Planning prevents crises: Eisenhower decisions

A local elected official recently confused “crisis” with “important”. Yet a crisis is something that is both urgent and important, and if we spend more time on things that are important and not urgent, such as planning, we won’t have as many crises. Instead, the corporate media and social media would have us spend most time on interruptions that are urgent but not important (traffic slowdowns or obstructions) or, worse, trivia that is neither urgent nor important (which celebrities are seeing whom). This confusion affects everything from attracting jobs to electing candidates to clean air and water.

Dwight D. Eisenhower had a solution:

In a 1954 speech to the Second Assembly of the World Council of Churches, former U.S. President Dwight D. Eisenhower, who was quoting Dr J. Roscoe Miller, president of Northwestern University, said: “I have two kinds of problems: the urgent and the important. The urgent are not important, and the important are never urgent.” This “Eisenhower Principle” is said to be how he organized his workload and priorities.

Eisenhower’s Urgent/Important Principle: Using Time Effectively, Not Just Efficiently by Mind Tools; see also Quote Investigator for several variant versions.

Even though it often seems to be forgotten, this has to be one of the most popular business and personal improvement methods ever, so there are plenty of graphics and explanations.

First Things First, book by Stephen Covey, 1994, described in Wikipedia

Do we really want to spend all our time putting out fires? If not, maybe we should spend more time doing fire-prevention. To help with that, maybe spend less time answering every telephone call (interruptions) or telling everyone how little time we have (time wasting).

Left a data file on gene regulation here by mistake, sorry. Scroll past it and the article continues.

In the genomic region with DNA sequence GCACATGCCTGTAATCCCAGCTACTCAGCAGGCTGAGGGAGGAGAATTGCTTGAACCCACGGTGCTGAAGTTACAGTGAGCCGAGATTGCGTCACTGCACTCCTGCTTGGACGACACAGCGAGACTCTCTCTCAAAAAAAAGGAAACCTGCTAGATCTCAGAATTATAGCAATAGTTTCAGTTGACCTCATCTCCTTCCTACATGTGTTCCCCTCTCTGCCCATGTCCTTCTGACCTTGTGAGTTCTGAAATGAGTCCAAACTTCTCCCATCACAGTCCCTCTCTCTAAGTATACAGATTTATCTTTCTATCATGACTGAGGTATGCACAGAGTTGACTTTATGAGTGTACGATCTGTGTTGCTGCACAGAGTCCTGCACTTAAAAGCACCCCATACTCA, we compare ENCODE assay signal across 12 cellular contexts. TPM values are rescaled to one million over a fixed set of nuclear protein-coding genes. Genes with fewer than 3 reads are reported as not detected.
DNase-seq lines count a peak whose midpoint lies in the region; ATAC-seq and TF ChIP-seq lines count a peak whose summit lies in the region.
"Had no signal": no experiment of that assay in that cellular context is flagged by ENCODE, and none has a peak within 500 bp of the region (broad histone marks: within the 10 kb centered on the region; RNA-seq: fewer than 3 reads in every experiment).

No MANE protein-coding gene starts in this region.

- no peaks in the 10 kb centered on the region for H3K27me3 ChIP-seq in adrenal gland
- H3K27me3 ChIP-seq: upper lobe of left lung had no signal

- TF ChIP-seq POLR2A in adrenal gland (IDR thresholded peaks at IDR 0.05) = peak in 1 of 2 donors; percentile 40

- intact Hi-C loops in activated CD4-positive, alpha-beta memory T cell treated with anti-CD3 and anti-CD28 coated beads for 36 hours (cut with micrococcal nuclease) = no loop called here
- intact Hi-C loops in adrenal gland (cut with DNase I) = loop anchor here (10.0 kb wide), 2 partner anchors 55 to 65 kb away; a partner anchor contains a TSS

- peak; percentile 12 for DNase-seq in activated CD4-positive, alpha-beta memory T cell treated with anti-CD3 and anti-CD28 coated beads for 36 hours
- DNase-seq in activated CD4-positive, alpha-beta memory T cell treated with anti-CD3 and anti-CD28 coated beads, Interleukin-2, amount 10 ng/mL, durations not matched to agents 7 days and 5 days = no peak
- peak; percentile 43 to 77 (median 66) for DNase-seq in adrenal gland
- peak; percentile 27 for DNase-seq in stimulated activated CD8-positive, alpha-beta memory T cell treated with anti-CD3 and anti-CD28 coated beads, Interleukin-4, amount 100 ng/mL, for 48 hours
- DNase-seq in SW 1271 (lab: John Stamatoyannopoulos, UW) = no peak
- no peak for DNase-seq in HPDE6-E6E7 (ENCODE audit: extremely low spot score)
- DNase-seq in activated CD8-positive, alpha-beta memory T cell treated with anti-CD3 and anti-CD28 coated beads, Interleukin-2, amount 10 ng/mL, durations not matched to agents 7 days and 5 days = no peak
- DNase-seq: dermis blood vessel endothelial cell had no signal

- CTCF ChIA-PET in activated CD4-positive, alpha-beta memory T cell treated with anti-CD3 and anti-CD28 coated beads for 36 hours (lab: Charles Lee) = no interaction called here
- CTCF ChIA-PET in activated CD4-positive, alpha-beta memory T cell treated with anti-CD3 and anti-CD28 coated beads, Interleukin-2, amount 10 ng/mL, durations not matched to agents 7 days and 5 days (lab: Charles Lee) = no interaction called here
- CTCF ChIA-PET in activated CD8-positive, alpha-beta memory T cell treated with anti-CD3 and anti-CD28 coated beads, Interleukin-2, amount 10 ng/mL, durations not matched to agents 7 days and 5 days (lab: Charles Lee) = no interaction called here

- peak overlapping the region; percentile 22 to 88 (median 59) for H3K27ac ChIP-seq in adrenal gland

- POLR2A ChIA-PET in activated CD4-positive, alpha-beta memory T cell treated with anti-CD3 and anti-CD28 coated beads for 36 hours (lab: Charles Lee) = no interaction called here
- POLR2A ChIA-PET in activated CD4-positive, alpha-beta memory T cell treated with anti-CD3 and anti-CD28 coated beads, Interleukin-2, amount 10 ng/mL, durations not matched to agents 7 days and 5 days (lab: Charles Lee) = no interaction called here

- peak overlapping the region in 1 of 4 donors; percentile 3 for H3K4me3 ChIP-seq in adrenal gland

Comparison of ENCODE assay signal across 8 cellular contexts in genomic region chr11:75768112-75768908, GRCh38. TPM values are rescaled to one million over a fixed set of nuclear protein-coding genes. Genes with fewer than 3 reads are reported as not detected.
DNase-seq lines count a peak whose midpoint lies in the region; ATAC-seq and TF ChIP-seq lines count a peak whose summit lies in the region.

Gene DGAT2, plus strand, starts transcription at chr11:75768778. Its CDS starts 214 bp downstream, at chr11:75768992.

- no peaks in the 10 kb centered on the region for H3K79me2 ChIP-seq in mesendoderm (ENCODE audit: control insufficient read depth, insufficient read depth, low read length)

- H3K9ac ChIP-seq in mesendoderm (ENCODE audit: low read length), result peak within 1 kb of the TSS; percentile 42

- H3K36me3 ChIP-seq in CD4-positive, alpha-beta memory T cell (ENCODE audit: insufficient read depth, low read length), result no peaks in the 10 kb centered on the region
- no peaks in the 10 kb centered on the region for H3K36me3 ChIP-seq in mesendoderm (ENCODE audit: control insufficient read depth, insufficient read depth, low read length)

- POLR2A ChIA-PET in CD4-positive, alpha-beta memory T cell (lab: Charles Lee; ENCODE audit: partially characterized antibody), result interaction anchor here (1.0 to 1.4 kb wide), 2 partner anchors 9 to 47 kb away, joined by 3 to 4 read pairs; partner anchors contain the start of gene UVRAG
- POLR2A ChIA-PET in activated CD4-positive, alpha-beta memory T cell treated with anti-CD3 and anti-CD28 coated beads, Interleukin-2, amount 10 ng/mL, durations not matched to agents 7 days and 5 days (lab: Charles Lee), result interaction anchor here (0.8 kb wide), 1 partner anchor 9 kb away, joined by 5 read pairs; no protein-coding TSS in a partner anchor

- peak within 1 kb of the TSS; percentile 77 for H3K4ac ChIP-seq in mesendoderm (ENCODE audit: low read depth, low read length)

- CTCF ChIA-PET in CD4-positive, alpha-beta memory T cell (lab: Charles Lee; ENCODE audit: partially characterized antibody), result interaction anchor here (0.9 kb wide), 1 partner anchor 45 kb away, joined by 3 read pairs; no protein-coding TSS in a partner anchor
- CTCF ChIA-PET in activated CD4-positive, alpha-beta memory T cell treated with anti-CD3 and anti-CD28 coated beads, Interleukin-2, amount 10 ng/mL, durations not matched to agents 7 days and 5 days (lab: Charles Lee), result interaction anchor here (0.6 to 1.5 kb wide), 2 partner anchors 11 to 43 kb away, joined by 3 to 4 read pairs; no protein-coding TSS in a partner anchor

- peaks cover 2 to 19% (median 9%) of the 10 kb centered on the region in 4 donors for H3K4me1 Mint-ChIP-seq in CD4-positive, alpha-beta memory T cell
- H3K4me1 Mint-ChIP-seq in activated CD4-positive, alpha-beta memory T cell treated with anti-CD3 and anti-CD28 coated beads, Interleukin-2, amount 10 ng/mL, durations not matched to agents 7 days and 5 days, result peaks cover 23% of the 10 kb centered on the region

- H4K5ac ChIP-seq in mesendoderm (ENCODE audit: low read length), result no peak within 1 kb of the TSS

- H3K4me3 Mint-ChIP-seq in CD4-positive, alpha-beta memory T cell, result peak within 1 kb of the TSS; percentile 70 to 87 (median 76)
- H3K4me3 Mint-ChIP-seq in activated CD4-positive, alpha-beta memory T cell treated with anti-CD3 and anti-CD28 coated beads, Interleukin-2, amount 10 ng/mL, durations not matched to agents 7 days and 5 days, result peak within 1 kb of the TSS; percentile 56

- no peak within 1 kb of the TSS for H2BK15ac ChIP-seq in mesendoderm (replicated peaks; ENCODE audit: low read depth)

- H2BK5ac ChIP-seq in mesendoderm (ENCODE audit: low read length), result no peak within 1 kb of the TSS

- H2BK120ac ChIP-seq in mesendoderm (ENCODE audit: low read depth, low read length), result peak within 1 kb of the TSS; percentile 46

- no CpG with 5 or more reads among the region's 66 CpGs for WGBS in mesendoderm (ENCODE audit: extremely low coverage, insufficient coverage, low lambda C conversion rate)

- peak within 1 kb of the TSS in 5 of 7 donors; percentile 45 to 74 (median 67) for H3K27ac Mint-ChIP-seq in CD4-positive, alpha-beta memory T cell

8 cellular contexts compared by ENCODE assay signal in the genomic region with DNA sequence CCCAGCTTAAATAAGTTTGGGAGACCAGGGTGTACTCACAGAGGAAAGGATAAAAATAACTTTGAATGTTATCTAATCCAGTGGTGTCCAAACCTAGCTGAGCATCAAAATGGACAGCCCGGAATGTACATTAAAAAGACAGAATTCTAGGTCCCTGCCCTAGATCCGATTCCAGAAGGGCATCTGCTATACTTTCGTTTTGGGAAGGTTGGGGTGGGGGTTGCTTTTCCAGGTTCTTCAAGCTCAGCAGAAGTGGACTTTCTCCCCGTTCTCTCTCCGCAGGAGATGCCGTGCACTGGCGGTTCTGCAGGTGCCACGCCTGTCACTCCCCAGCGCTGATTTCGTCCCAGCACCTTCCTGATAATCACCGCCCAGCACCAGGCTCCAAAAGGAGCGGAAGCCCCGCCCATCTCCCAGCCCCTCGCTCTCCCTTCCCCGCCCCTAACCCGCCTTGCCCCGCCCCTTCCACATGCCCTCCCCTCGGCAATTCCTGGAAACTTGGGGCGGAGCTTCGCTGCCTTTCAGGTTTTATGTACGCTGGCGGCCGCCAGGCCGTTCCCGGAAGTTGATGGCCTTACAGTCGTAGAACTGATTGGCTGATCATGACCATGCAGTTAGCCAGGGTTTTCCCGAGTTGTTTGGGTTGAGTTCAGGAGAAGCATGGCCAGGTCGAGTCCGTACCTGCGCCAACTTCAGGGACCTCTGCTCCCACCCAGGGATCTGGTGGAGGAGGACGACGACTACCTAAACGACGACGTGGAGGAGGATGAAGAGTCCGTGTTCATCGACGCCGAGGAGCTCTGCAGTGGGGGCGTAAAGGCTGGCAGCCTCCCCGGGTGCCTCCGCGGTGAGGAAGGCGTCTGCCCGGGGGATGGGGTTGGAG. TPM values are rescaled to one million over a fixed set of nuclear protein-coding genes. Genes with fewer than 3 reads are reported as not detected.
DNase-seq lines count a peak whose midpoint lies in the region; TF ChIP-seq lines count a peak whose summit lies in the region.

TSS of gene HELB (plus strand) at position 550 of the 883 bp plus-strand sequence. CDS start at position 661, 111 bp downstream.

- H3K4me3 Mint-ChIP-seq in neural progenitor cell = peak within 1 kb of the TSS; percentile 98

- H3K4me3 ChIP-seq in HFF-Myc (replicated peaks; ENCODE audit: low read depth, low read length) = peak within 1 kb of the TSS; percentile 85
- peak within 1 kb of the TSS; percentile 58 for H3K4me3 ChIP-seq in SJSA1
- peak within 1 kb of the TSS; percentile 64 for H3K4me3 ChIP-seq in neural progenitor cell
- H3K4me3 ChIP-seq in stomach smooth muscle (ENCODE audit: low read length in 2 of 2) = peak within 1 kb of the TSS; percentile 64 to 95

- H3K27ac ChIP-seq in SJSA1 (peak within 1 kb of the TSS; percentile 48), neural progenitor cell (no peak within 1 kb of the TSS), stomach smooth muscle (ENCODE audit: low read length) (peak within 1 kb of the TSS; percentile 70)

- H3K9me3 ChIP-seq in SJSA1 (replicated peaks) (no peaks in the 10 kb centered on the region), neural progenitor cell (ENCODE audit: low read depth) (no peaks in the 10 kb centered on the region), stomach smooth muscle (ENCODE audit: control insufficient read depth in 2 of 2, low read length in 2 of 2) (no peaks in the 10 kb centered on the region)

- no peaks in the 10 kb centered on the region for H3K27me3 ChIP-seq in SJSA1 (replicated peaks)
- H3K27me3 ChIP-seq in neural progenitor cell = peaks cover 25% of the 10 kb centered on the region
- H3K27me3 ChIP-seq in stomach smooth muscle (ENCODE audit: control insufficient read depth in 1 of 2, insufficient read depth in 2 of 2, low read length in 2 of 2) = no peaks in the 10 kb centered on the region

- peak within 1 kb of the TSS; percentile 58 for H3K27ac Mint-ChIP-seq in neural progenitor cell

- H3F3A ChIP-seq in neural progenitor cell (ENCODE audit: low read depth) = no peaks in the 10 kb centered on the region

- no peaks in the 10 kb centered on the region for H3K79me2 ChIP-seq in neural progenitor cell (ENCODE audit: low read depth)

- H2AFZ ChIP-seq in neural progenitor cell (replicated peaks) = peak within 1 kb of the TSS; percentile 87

Which is which? Well, that’s up to you. But if you spend most of your time reacting to things that weren’t foreseen, you’re probably in crisis mode too much of the time, and could use more planning. If you spend a lot of time being outraged over what you see on TV, you’re probably being manipulated with time wasters so you will buy advertised products and not pay attention to really important problems facing the country and the world.

Urgent vs Important, John Lura, Design, 3 March 2010

So how could you manage your time? Prioritize what’s important, followed by what’s urgent. If something is neither, avoid it.

Eisenhower’s Urgent/Important Principle:, by Mind Tools Using Time Effectively, Not Just Efficiently

How can you do that? For any task, think about: is it important? Is it urgent? If you know what tasks you need to do for a day (or week, month, year, etc.) write them down, and sort them according to urgent and important.

If you don’t know what tasks you need to do for a day, maybe you should carve out some time to figure that out, because you’re probably reacting in crisis mode instead of doing important things.

If you’re an elected official, and you keep finding agenda items that have to be voted on right now to approve funds for things you never heard about before, you may want to consider whether you’re being manipulated by your staff for the advantage of some special interest instead of representing the people who elected you. Why aren’t staff doing the important work of planning ahead so you don’t keep getting these urgent vote-right-now agenda items?

On a larger scale, state or national governments may leave important things undone because they’re just too busy dealing with near-term issues, or maybe because big money is going to their campaigns to keep them looking the other way. That can end up with huge issues becoming urgent. More on that in another post.

Important vs. urgent also applies to things like attracting jobs. Giving away tax revenue depletes funds for schools that could make a better work force that would attract better jobs with better pay. More on that later.

Remember: what is important is seldom urgent, and what is urgent is seldom important, and choosing to deal with important but not urgent items, can keep them from becoming a crisis.

The Eisenhower Decision Matrix: How to Distinguish Between Urgent and Important Tasks and Make Real Progress in Your Life, by Brett & Kate McKay, The Art of Manliness, 23 October 2013.

Yes, that last one is from a website called The Art of Manliness. But this principle isn’t sex-linked or age-linked: it works for anybody. Paying more attention to important things leads to fewer crises.